The Forgotten Piece of the Disney Renaissance
Originally Released: 1990
As the story goes, Disney executive Jeffrey Katzenberg pulled the plug on opening weekend. Disney’s 29th animated feature film debuted at #4, earning less than $4 million at the U.S. box office. So the decision was made to immediately stop all marketing and advertising activities for The Rescuers Down Under, and Disney would start over and focus its energy on the next release.
When I first learned about this, it explained somewhat how The Rescuers Down Under could have possibly fallen so far into obscurity, especially considering that it is book-ended chronologically by The Little Mermaid and Beauty and the Beast. Not having any marketing will definitely decrease the amount of people watching it. But I wondered why Katzenberg was so quick to give up on the film. Surely it could still be profitable with a little more work, right? This and other incidents (removing “Part of Your World” from The Little Mermaid is a prime example) caused me to begin to question his decision-making skills.
However, I decided to dig a little deeper into the issue. I looked at the data to see which films bested The Rescuers Down Under that fateful weekend in November 1990. The Rescuers did manage beat out Ghost, which had been in the top five for 19 consecutive weeks by this time in 1990. However, Disney’s film was out-grossed by Child’s Play 2, which in its second weekend claimed the #3 spot; and at #2 was Rocky V, making its theatrical debut.
Already, this was quite a bit of competition to deal with (ok, maybe not in hindsight. But at the time both were popular franchises). But what was the #1 movie that defeated all these popular contenders? The champion, in its debut weekend, was none other than…Home Alone. Home Alone was a big deal, folks. Not only was it the biggest smash hit of 1990, the movie was so big that it became a pop-culture phenomenon (most of us should remember putting our hands on our cheeks and screaming “AAAHHHH!”). It was so popular, it stayed at #1 in the box office for 12 weeks in a row, from November all the way into February of 1991. By the time Home Alone finally ran out of steam, it had raked in over $285 million domestically and $470 million worldwide! That could explain Disney’s decision. Maybe Katzenberg knew what he was doing, after all. Quite simply, there was no challenging the juggernaut that was Home Alone.
It is somewhat unfortunate, though, because in reality The Rescuers Down Under is a significant film for Disney. It was Disney’s first sequel (although this may be a bad thing, considering the stream of crappy sequels Disney produced after this). More significantly, though, it was the first of Disney’s animated films to fully utilize computers to produce the film. No longer did Disney have to rely on hand inking and painting of cells. Rather, the artists would scan the animation drawing into a computer and digitally fill in the colors and shading. In fact, it would be the first 100% digital film ever to be released.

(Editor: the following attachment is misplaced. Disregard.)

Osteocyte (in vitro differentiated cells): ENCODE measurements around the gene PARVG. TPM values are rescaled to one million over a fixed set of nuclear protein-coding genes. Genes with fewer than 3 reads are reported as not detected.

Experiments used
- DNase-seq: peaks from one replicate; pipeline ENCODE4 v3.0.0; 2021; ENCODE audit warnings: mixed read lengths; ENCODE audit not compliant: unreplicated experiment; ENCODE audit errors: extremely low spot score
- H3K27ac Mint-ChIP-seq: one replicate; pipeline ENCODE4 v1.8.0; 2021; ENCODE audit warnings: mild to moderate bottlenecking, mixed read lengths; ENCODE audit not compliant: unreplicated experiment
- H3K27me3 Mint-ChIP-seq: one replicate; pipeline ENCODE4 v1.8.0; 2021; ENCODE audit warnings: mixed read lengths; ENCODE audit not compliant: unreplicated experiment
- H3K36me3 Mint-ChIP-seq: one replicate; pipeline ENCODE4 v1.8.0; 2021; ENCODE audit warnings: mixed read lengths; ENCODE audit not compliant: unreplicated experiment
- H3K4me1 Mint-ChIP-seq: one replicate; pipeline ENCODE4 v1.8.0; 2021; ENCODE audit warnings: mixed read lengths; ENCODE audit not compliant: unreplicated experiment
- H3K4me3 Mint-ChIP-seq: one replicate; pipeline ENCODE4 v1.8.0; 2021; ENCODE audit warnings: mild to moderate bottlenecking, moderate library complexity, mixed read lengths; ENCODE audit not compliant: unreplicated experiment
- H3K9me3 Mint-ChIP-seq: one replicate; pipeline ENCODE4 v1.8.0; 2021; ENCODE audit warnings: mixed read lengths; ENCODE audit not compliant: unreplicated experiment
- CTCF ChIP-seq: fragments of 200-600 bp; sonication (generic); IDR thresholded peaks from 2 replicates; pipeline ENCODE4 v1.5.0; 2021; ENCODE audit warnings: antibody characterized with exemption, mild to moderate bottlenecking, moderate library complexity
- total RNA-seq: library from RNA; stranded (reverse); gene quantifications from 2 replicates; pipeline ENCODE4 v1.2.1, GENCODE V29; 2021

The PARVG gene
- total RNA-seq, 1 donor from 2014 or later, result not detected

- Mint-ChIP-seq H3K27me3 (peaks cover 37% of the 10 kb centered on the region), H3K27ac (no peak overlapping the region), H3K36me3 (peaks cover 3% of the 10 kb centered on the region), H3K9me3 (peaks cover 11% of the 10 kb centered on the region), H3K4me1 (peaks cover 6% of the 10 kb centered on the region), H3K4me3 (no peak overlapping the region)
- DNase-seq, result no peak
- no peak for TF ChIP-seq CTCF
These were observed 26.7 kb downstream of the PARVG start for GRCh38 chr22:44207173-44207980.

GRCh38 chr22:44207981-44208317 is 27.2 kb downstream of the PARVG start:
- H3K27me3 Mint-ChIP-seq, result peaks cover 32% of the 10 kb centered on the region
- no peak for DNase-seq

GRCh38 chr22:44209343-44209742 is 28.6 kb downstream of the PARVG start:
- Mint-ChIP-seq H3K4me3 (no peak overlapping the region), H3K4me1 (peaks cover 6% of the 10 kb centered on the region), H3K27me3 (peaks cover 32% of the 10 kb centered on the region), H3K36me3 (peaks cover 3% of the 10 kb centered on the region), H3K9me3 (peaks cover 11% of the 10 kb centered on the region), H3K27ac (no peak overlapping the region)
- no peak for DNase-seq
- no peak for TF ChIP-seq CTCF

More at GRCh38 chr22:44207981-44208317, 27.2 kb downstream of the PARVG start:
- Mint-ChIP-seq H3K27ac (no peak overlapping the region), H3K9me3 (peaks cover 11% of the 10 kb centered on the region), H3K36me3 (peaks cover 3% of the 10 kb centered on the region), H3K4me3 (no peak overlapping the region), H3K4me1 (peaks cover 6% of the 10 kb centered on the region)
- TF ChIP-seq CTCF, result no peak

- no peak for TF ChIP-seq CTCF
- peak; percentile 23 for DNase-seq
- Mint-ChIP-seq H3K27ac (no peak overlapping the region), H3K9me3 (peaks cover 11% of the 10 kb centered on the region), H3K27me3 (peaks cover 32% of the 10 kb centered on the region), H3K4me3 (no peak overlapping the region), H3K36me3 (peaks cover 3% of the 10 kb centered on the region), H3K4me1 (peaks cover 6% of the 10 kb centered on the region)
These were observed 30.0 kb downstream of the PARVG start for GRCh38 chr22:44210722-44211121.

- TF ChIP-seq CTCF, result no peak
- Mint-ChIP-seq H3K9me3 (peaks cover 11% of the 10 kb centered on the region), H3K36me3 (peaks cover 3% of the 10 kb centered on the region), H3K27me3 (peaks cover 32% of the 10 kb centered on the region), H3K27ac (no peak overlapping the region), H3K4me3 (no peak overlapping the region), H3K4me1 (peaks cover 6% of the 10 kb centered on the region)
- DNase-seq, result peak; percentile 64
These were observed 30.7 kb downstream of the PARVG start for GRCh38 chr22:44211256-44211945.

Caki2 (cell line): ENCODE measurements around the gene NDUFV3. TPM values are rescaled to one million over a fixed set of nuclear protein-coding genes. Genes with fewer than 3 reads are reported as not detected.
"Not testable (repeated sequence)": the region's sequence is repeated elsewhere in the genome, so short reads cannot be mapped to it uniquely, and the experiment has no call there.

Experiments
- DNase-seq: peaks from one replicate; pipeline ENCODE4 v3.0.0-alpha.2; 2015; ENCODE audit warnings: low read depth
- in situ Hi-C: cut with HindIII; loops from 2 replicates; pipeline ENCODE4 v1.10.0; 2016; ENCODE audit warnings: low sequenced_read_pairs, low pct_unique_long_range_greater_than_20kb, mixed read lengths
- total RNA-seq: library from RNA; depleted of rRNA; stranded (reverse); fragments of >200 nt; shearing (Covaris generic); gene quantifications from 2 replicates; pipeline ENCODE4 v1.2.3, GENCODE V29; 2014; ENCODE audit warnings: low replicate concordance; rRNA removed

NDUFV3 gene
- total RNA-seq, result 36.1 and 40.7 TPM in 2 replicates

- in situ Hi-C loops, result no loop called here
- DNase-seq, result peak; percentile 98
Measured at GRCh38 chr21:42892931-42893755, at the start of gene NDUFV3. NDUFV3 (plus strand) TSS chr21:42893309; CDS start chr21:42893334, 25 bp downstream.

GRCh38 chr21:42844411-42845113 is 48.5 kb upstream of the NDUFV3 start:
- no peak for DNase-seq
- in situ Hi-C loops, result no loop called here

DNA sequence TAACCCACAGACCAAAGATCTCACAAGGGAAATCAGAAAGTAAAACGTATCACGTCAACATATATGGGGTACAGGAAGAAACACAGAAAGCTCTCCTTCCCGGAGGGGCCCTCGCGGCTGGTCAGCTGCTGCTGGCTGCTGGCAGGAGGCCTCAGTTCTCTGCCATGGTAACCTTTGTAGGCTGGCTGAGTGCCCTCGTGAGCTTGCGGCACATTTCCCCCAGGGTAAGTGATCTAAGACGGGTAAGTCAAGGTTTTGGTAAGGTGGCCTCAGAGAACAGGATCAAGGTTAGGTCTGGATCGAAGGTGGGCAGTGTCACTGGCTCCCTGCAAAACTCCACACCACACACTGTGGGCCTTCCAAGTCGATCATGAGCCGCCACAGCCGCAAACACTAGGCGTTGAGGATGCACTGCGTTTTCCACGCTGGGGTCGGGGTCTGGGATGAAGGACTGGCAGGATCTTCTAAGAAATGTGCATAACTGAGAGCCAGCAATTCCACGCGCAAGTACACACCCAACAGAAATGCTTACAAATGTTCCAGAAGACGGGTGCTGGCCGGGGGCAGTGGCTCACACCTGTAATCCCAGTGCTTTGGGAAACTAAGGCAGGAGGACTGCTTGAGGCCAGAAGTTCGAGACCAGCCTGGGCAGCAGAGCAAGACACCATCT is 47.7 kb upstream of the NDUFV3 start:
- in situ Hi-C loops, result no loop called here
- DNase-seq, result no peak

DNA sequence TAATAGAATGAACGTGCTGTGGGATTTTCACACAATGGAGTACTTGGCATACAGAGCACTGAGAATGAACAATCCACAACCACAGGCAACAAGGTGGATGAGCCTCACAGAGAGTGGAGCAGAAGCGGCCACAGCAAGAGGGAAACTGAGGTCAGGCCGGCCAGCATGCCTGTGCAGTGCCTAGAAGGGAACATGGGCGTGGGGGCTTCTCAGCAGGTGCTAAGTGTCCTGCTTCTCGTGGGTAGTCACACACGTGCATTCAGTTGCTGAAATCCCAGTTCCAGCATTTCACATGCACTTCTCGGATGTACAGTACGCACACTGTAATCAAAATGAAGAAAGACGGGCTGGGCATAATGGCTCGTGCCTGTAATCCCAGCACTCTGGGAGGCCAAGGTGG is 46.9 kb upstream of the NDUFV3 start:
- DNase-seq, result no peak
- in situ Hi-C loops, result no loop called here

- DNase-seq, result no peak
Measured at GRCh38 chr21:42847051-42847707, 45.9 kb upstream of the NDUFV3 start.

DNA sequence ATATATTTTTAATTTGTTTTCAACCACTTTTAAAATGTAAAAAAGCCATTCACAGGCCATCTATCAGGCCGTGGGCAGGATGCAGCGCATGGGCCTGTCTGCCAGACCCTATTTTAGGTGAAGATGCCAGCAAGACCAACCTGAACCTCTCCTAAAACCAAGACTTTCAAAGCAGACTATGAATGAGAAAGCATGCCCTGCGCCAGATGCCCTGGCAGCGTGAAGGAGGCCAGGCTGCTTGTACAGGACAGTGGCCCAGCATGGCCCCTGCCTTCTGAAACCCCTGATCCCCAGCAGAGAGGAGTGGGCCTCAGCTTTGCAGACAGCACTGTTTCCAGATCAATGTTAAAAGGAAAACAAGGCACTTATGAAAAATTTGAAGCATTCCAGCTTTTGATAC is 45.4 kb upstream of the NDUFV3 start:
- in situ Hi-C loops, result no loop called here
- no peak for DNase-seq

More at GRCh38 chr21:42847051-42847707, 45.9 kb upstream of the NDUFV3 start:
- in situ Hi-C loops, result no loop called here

The technology was called the CAPS process, or Computer Animation Production System. This technology represents the early stages of Disney’s partnership with PIXAR, who helped developed much of the system. The results are actually quite astounding, and it was a great leap in animation. The shading, color, and environments enabled by CAPS is far above what was previously imaginable by the old processes.
The only problem was that the artists at Disney didn’t know how to use the darn system. This led to many long hours and much fretting about whether the film could be finished on time. But even though this was the source of much stress to the filmmakers, we don’t really notice because the end result is still very impressive. The Rescuers Down Under is beautiful, even to this day.
Along with the leap in looks, another part I am extremely impressed with is the animation of the golden eagle, Marahute. Animator Glen Keane really did his research on birds, and it shows. The jerky movements of her head and body, her soaring through the air, and the flapping of her wings are all rather remarkable to see in motion throughout this film.
These things help make up for the less noteworthy story. While it is the first true sequel Disney would release to theaters, to me it seemed like the main characters Bernard and Bianca are relegated to supporting character roles. Neither Bernard nor Bianca have much of an impact in this story, except at the very end of the film.
Apparently Disney really wanted to make a sequel to The Rescuers. Oliver & Company was originally intended to be a sequel to The Rescuers, but they ended up scrapping the idea because the connection wasn’t really there after some progress into that film. After that happened, I suppose the team must have thought that they could capitalize on America’s infatuation with the Land Down Under during the late 80’s and work The Rescuers into a Crocodile Dundee-type setting. But it seems to me like the connection to the first Rescuers film doesn’t work as well as it could have. Its true that it involves the same characters and a rescue of sorts, but to me it feels like something is still missing to cement that connection to the first film.
That’s not to say that The Rescuers Down Under isn’t worth watching. I liked it, despite its issues. It has some amazing flying scenes involving the eagle, Wilbur the Albatross, and even fireflies. Also, the film is just plain good-looking. For the most part, I do like the Australian setting and characters. Oh, and the lizard Joanna is a pretty funny evil sidekick. Even if it can’t match up to the greatness of its Disney Renaissance brethren or couldn’t beat this at the time of its release, The Rescuers Down Under remains a worthwhile entry in the Disney Canon.